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AMC

“Guess I got what I deserved.” Badfinger’s “Baby Blue” provided a fitting sendoff to arch criminal Walter White in the final scene of Vince Gilligan’s landmark television drama Breaking Bad. We guess that’s all the show had to say. All that remained was silence, and, honestly, a fairly formidable void. Where now would audiences go? What did we deserve? As far back as we can remember, crime films have been a staple of American cinema. From the roaring days of James Cagney and the Warner gangster movies to the golden age of Scorsese, it seemed evident that the one place crime almost always paid was at the theater. Still, when looking back over the year in film that was 2014, it can’t be denied that the genre took some rather interesting turns and indeed experienced an embarrassment of riches that would make Henry Hill’s Lufthansa heist seem like small potatoes.

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2014review_missed

As I said in the intro for our list of the year’s best films, 2014 has been a fantastic year at the movies.There was a lot to love, and that means there were a lot of films that simply didn’t make the cut on our other “Best of 2014″ lists. The fourteen movies below didn’t get much love during the year and failed to make much of a dent at the box-office, but they’re very much worth seeking out on Blu-ray, DVD, Netflix, iTunes or anywhere else unloved movies go to rest.

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Source Code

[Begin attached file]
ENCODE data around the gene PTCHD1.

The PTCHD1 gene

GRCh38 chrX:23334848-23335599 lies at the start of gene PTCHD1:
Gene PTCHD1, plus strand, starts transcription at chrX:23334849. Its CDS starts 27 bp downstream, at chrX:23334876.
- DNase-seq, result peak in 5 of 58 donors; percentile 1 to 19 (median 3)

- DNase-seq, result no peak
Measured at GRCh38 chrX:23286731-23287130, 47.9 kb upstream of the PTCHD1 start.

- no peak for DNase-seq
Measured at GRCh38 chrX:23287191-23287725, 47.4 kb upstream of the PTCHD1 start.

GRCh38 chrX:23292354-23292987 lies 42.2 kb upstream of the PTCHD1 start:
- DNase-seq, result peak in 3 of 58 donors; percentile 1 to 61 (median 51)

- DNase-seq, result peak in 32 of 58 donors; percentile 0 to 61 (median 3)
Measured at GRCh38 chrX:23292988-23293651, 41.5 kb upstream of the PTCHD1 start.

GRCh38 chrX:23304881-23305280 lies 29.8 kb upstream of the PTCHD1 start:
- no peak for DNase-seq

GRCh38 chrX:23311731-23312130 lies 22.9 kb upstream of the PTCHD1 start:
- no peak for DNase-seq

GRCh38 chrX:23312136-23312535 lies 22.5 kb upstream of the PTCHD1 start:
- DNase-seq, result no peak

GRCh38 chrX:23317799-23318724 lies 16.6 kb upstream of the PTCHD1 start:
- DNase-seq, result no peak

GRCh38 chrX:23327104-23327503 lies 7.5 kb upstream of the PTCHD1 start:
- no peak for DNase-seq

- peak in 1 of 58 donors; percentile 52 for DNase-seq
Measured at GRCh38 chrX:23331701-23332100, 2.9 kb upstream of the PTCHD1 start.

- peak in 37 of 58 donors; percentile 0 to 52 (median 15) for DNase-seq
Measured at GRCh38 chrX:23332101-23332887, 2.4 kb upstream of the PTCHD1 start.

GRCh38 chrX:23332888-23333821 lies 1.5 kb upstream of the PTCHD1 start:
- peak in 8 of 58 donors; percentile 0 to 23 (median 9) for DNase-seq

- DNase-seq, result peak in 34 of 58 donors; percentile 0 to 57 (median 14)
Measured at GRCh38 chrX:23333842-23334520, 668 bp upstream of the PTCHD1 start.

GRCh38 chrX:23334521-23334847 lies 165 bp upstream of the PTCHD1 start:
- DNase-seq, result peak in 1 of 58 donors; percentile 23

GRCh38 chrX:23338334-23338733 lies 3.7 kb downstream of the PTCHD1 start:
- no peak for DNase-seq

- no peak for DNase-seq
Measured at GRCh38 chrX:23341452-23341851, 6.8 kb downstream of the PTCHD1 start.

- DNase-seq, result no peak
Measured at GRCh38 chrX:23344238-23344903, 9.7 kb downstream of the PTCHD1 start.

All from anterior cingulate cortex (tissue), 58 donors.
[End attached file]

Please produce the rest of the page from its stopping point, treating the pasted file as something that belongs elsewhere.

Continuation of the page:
This article is presented in partnership with Cadillac. This summer, Cadillac and the Producers Guild of America launched Make Your Mark, a short film competition that challenged producers to create compelling content with limited resources. Contestants made a short film over a single weekend in late June, and you can watch the semi-finalists’ films at the Make Your Mark website. The 30-second Cadillac spot featuring the grand prize winner’s film will air during the 2015 Academy Awards. Few names radiate the characteristics of that competition like Hawk Koch, a producer who appears in the credits for a host of enduring classics (think Heaven Can Wait, Wayne’s World and Primal Fear). He’s been the president of AMPAS and of the Producers Guild, and he was also a judge for this year’s Make Your Mark short film competition. If you’ve ever wanted a direct line into the mind of someone picking official favorites for an event that can jumpstart careers, this conversation is it.

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Simple Math MYM

This post is in partnership with Cadillac This summer, Cadillac and the Producers Guild of America launched Make Your Mark, a short film competition that challenged producers to create compelling content with limited resources. Contestants made a short film over a single weekend in late June, and you can watch the semi-finalists’ films at the Make Your Mark website. The 30-second Cadillac spot featuring the grand prize winner’s film will air during the 2015 Academy Awards. Luckily, we’ll be speaking with one of the semi-finalist teams, Ian Wagner and Michael Burke, whose short film Simple Math earned them one of the top spots and a chance to compete for the grand prize. They’ll talk about the challenge of coordinating a cocktail party film shoot with less than a day’s notice and explain how they both ended up in the pool. Plus, Geoff and I open up the viewer listener mailbag to cover questions about Canadian movie favorites, the current state of thoughtful film journalism (the Star Wars 7 characters have names, people!), and other subjects of engrossing interest. You should follow the show (@brokenprojector), Geoff (@drgmlatulippe) and Scott (@scottmbeggs) on Twitter for more on a daily basis. Please review us on iTunes Download Episode #80 Directly Or subscribe through iTunes

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Dreamworks